Posted on Aug 22 , 2010 in Info to Go

Costa Rica – A Great Place to Live

Costa Rica – A Great Place to Live

Costa Rica a Great Place to Live

Costa Rica, officially the Republic of Costa Rica (Spanish: Costa Rica or República de Costa Rica, IPA: [re’pußlika ðe ‘kosta ‘rika]), is a country in Central America, bordered by Nicaragua to the north, Panama to the south-southeast, the Pacific Ocean to the west and south, and the Caribbean Sea to the east. Costa Rica was the first country in the world to constitutionally abolish its army.

The cost of living, high taxes and government regulations in North America and Europe are causing a lot of people of all ages to search for an affordable place to Live. See for yourself what The Best of Costa Rica Properties has to offer you and what they can do for you.

Costa Rica offers good life style, infrastructure, climate, and all the amenities you have now. Many people are enjoying the capital gain in their real estate and are moving money to Real Estate in Costa Rica; buying retirement homes, second homes and condos. There is a boom in beach property purchases that will continue for the next five years. The best real estate opportunities for investment are now.

The country has an up-to-date medical system with hospitals, clinics and complete medical services. Costa Rica has been considered by numerous international medical authorities as having one of the best low-cost medical care systems in the world, when considering preventative and curative medicine. Cosmetic surgery is affordable and Costa Rica’s plastic surgeons are among the world’s best.

There are also many tax advantages to living in Costa Rica. Investors pay no capital gains taxes on real estate, business taxes are minimal. Property taxes are about a tenth of the taxes in the U.S.

If you choose to go into business, the government offers incentives. You may also form a tax sheltered corporation and write off most of your business expenses. Foreigners are not required to pay taxes on external income. You can obtain high speed broad band Internet connections in the central valley.


Costa Rica is a democratic republic with more than 115 years of democracy and a strong constitution. It is seen as one of the most stable countries in Latin America. Costa Rica has avoided the violence that has plagued Central America; it is seen as an example of political stability in the region, and is referred to as the “Switzerland of the Americas”. Executive responsibilities are vested in a president, who is the country’s center of power. There also are two vice presidents and a cabinet designated by the president. The president, vice presidents, and 57 Legislative Assembly deputies are elected for 4-year terms. A constitutional amendment approved in 1969 limited presidents and deputies to one term, although a deputy may run again for an Assembly seat after sitting out a term. An amendment to the constitution to allow second presidential terms was proposed and also the constitutionality of the prohibition against a second presidential term has been challenged in the courts. In April 2003 the prohibition was officially recognized, in a highly polemic resolution, as anti-constitutional, allowing Óscar Arias (Nobel Peace Prize, 1987) to run for President a second time in the 2006 elections and winning them on a very tight elections. Arias is a promoter of free trade and supports the free trade agreement with the United States which is the source of a great controversy that might develop in protests around the country in the upcoming months. The last polls show how the support for CAFTA has decreased in the last months despite a millonaire campaign in its favor. Costa Rica uses a form of proportional representation to elect its national legislative body.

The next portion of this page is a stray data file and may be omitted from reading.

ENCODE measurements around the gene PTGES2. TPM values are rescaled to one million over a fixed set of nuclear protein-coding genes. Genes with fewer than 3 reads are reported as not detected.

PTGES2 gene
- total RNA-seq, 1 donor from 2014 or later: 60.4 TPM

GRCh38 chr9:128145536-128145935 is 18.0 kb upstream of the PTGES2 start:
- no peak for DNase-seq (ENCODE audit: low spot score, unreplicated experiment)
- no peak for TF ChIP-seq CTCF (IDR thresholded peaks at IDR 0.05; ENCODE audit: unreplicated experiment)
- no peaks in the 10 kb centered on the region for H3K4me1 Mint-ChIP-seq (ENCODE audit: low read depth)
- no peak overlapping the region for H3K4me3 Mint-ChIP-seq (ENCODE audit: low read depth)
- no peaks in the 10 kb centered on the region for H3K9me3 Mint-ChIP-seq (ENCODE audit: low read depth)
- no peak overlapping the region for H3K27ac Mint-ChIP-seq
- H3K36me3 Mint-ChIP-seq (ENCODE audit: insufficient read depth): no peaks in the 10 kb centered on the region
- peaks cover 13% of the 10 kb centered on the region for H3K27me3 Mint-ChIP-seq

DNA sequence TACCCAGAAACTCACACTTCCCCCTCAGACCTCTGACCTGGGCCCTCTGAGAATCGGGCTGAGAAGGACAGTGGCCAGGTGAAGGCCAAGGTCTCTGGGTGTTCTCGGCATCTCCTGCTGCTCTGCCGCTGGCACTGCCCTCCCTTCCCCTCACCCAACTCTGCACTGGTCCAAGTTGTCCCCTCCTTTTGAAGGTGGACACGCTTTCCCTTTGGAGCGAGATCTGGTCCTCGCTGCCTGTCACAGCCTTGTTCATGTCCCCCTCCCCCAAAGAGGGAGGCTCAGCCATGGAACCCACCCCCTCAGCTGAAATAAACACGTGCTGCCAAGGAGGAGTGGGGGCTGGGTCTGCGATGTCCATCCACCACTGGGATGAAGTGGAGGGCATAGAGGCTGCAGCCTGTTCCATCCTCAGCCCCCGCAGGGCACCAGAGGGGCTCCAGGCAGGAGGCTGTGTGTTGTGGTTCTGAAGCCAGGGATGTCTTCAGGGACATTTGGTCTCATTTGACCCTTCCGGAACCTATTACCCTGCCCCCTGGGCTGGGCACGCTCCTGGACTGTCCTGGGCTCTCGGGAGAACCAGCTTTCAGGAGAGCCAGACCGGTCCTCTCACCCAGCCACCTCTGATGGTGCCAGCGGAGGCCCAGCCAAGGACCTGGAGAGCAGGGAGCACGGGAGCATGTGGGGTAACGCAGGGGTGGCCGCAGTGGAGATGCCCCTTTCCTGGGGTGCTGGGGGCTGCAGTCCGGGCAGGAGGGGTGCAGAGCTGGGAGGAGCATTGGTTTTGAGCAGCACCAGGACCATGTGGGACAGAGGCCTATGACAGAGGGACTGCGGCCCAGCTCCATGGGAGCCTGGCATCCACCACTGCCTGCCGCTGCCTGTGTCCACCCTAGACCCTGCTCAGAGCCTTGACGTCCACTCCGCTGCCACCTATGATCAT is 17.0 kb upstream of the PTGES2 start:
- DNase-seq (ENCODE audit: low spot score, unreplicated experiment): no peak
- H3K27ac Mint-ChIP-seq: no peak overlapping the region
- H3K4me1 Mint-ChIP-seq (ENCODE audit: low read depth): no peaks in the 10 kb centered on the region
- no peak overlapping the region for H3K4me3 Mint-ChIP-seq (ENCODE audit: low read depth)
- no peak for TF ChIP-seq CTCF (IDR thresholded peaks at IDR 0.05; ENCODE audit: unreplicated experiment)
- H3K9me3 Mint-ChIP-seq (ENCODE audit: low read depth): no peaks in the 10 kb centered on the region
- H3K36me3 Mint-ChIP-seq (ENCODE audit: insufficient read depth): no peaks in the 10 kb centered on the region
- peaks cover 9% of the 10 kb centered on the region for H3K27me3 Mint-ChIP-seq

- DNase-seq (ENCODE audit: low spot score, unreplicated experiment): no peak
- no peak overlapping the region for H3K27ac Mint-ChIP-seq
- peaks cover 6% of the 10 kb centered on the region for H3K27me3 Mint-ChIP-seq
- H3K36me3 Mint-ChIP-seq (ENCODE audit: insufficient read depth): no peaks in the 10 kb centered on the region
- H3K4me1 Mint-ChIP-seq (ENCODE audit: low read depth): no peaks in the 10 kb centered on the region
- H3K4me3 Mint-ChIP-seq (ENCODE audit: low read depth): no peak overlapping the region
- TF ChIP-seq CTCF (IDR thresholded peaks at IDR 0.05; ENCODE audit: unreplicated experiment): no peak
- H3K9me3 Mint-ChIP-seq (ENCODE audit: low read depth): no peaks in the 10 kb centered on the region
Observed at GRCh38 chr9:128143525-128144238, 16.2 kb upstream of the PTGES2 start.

Historically, Costa Rica’s economy has been based on agriculture, including the production of coffee, bananas, pineapples, and ornamentals, but in recent times ecotourism, electronics, pharmaceuticals, financial outsourcing and software development have become the prime industries. Costa Rica’s location in the Central American isthmus provides easy access to American markets as it has the same time zone as the central part of the United States and direct ocean access to Europe and Asia.

The economy has been expanding for Costa Rica in part because the Government had implemented a seven year plan of expansion in the high tech industry. The central government offers tax exemptions for those who are willing to invest in the country. High levels of education among its residents make the country an attractive investing location. Several global high tech corporations have already started developing in the area exporting goods including chip manufacturer Intel and pharmaceutical company Glaxo Smith Kline and consumer products company Procter & Gamble. Trade with South East Asia and Russia has boomed during 2004 and 2005, and the country is expected to obtain full Asia-Pacific Economic Cooperation Forum (APEC) membership by 2007 (the country became an observer in 2004).

For the fiscal year 2005 the country showed a government deficit of 2.1%, internal revenue increased an 18%, exports increased a 12.8% and the number of visiting tourists increased a 19%, reaching 1.5 million people. Revised economic figures released by the Central Bank indicate that economic growth stood at 5 %, nevertheless the country faced high inflation (14%) and a trade deficit of 5.2%. For 2006 the economy is expected to grow a 6.8%

The unit of currency is the colón (CRC), which trades around 500 to the U.S. dollar; currently about 600 to the euro. For 2007 a new currency exchange system will allow the value of the CRC colón to float between two bands as done previously by Chile. The idea is that by doing so the Central Bank will be able to better tackle inflation and discourage the use of US dollars.

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